Scatterplots for Two Quantitative Variables.

Numerical Measures for Quantitative Bivariate Data.

Key Concepts.

About MINITAB--Describing Bivariate Data .

Case Study: Do You Think Your Dishes Are Really Clean? .

**4. PROBABILITY AND PROBABILITY DISTRIBUTIONS. **

The Role of Probability in Statistics.

Events and the Sample Space.

Calculating Probabilities Using Simple Events.

Useful Counting Rules (Optional).

Event Composition and Event Relations.

Conditional Probability and Independence.

Bayes' Rule (Optional).

Discrete Random Variables and Their Probability Distributions.

Key Concepts and Formulas.

About MINITAB--Discrete Probability Distributions.

Case Study: Probability and Decision Making in the Congo.

**5. SEVERAL USEFUL DISCRETE DISTRIBUTIONS. **

Introduction.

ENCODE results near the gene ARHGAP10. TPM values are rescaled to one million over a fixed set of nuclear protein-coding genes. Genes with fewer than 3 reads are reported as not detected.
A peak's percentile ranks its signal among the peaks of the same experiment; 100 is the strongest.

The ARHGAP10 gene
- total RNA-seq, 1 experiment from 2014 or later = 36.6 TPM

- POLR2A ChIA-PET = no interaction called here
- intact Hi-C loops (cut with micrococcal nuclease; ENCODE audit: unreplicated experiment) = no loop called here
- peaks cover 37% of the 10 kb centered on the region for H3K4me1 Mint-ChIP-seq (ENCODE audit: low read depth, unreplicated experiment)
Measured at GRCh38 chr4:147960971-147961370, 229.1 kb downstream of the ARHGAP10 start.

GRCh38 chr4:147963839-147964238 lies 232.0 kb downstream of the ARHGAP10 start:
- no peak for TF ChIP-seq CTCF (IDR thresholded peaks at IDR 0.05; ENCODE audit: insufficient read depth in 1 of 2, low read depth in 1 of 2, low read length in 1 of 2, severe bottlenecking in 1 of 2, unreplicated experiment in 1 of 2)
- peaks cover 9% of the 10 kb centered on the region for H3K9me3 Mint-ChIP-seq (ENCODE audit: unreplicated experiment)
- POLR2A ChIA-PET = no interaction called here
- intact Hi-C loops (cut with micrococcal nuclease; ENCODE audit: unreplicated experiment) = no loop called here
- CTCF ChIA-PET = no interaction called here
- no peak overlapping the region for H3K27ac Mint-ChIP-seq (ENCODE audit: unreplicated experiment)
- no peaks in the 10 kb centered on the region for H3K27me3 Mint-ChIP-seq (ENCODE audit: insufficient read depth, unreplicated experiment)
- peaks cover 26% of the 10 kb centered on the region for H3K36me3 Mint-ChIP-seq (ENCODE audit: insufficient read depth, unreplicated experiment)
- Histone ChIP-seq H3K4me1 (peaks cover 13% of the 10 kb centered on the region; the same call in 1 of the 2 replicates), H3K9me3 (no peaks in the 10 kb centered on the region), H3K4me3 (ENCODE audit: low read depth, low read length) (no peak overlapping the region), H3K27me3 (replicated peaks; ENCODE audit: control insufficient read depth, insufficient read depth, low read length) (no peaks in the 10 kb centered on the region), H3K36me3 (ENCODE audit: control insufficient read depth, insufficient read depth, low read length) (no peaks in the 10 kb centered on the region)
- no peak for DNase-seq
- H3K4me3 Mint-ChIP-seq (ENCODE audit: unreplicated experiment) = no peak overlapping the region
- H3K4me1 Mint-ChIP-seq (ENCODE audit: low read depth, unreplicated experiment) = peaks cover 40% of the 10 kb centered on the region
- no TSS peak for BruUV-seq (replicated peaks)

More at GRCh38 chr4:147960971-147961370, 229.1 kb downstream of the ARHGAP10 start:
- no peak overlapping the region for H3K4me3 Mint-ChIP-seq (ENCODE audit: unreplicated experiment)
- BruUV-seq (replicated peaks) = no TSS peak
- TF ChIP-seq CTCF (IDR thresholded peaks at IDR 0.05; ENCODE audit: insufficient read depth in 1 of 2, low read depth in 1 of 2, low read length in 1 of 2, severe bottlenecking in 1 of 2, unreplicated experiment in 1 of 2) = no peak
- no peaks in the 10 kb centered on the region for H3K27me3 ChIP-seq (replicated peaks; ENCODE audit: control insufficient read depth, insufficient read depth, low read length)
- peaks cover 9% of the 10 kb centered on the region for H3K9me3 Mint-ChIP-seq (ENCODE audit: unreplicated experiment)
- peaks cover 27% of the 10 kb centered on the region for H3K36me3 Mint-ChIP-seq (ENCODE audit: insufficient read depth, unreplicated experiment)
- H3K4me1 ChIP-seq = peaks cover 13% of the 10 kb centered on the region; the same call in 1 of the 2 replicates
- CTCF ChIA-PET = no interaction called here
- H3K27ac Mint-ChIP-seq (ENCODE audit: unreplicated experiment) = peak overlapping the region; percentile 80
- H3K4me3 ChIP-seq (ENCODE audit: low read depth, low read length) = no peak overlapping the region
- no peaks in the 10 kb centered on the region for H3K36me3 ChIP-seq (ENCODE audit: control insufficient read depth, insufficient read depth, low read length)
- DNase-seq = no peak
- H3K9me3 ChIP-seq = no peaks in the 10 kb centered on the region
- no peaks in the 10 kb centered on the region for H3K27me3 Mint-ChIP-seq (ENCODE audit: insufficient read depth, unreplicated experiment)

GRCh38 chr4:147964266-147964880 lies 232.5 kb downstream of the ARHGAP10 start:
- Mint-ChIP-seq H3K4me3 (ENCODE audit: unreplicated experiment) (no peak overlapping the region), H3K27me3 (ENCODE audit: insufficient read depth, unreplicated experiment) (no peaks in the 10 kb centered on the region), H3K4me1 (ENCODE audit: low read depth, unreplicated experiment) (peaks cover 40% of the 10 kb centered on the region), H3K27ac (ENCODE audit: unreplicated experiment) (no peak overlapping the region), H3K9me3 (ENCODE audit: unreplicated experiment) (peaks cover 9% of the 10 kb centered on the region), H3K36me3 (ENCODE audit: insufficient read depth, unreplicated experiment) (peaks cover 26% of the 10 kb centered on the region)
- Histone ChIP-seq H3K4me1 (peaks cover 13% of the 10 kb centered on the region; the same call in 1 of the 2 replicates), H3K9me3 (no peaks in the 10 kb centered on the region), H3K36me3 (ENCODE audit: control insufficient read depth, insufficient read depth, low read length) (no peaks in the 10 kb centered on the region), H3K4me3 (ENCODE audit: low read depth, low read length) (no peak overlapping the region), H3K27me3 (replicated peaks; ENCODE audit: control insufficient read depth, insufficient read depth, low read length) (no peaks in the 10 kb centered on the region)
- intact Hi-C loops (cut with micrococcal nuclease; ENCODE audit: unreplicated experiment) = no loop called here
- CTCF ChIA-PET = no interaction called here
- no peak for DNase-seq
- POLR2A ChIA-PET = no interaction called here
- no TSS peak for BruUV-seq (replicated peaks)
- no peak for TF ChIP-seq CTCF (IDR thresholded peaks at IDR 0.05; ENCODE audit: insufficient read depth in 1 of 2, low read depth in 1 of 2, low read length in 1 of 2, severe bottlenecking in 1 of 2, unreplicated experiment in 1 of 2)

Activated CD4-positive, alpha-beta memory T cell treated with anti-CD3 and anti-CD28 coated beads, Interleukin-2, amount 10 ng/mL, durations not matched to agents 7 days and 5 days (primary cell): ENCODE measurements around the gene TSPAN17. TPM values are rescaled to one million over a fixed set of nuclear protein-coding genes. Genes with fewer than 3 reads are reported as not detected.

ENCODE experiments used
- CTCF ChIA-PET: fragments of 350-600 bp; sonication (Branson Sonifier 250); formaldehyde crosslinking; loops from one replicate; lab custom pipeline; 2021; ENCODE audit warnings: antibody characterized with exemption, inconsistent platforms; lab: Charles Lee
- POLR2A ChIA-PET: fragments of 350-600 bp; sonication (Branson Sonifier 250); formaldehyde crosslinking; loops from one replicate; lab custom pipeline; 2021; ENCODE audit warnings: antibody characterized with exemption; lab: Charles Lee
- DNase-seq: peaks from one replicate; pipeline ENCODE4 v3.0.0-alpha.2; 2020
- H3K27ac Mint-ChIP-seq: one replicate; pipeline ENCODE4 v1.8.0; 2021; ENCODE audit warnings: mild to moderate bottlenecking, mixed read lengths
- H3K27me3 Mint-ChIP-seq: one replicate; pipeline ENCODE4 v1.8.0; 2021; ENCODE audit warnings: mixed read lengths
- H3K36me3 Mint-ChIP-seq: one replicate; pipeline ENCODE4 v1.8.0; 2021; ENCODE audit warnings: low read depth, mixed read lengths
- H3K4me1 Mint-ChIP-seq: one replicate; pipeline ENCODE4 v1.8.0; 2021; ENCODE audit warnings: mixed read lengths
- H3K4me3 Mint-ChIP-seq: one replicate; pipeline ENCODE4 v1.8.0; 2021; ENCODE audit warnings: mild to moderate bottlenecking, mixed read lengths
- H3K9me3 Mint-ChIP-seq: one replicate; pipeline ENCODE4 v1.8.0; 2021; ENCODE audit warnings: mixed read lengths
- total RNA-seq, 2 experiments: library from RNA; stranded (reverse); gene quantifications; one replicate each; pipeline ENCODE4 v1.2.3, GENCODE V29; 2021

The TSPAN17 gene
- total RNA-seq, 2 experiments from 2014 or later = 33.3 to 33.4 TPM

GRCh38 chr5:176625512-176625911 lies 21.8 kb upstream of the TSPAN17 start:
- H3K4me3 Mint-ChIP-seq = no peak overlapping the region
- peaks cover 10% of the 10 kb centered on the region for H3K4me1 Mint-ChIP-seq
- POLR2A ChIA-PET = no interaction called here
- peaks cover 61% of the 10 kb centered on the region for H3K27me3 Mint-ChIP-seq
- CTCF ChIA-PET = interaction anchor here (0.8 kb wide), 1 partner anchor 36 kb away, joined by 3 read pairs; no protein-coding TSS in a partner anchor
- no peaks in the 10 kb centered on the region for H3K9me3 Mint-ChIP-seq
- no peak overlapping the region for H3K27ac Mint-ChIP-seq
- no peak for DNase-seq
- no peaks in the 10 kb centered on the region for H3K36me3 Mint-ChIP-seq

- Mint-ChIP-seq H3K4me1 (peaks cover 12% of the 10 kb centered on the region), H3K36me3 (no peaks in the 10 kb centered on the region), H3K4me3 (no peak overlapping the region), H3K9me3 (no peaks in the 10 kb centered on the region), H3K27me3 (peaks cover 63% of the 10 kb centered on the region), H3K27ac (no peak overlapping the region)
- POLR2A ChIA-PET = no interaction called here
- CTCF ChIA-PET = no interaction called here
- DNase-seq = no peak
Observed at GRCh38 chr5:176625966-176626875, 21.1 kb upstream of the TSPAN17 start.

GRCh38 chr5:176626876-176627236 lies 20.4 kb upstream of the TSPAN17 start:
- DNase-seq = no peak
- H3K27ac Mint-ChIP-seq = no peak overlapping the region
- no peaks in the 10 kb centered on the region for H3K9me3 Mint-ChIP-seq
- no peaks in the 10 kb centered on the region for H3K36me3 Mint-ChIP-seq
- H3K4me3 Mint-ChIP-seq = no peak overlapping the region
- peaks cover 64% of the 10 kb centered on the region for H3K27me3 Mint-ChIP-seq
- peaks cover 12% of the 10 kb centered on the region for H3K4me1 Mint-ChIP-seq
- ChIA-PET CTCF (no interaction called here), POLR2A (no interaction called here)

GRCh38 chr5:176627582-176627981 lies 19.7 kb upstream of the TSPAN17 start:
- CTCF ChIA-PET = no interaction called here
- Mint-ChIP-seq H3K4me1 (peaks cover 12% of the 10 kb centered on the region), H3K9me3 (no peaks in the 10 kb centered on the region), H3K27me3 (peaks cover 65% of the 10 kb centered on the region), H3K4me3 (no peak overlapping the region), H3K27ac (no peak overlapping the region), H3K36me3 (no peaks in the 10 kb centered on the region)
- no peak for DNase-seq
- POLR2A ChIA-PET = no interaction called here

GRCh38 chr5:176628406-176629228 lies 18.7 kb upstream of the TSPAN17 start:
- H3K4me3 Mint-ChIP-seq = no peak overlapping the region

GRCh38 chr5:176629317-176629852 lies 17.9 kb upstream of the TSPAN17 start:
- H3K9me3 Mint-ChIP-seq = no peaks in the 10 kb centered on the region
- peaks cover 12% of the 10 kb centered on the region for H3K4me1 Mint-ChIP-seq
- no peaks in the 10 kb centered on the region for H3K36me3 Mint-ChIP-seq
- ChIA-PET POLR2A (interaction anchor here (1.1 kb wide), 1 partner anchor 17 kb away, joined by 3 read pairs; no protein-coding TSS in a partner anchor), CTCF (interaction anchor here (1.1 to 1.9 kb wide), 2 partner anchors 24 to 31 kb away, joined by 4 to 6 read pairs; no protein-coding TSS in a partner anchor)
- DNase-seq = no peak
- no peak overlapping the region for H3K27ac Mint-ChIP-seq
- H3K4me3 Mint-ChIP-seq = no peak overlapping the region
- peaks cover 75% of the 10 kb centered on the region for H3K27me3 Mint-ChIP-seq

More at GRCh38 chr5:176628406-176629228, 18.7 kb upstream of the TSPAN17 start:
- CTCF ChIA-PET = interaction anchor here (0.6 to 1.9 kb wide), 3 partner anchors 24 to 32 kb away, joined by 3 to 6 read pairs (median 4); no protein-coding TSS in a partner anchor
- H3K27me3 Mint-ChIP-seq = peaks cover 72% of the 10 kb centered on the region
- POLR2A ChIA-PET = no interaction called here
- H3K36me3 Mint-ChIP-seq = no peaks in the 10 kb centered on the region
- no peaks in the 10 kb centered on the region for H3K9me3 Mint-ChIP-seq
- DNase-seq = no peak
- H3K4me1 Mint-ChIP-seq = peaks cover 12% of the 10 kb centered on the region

The Binomial Probability Distribution.

The Poisson Probability Distribution.

The Hypergeometric Probability Distribution.

Key Concepts and Formulas.

About MINITAB--Binomial and Poisson Probabilities.

Case Study: A Mystery: Cancers Near a Reactor.

**6. THE NORMAL PROBABILITY DISTRIBUTION. **

Probability Distributions for Continuous Random Variables.

The Normal Probability Distribution.

Tabulated Areas of the Normal Probability Distribution.

The Normal Approximation to the Binomial Probability Distribution (Optional).

Key Concepts and Formulas. About MINITAB--Normal Probabilities.

Case Study: The Long and Short of It.

**7. SAMPLING DISTRIBUTIONS. **

Introduction.

Sampling Plans and Experimental Designs.

Statistics and Sampling Distributions.

The Central Limit Theorem.